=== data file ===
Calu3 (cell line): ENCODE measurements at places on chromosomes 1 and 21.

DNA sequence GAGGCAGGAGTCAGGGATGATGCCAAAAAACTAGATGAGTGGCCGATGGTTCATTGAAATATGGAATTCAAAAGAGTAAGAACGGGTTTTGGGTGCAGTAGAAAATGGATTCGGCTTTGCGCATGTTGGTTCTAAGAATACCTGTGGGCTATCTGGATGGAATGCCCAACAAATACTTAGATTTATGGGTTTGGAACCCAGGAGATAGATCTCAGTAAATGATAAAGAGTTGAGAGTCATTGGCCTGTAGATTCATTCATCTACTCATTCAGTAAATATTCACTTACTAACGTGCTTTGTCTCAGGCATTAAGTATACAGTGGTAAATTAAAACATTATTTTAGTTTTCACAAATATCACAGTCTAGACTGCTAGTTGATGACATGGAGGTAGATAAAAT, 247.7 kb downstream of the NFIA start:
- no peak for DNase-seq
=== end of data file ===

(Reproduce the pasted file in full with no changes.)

Calu3 (cell line): ENCODE measurements at places on chromosomes 1 and 21.

DNA sequence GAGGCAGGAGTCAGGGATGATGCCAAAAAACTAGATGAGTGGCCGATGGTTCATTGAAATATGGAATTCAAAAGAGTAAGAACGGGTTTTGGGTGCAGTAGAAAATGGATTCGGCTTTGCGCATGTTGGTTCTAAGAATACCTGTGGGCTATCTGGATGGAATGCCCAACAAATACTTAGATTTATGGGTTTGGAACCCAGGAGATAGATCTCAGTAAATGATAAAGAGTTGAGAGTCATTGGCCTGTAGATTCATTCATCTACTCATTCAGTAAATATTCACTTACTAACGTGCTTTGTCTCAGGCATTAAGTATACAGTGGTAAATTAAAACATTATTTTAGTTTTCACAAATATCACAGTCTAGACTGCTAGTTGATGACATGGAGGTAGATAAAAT, 247.7 kb downstream of the NFIA start:
- no peak for DNase-seq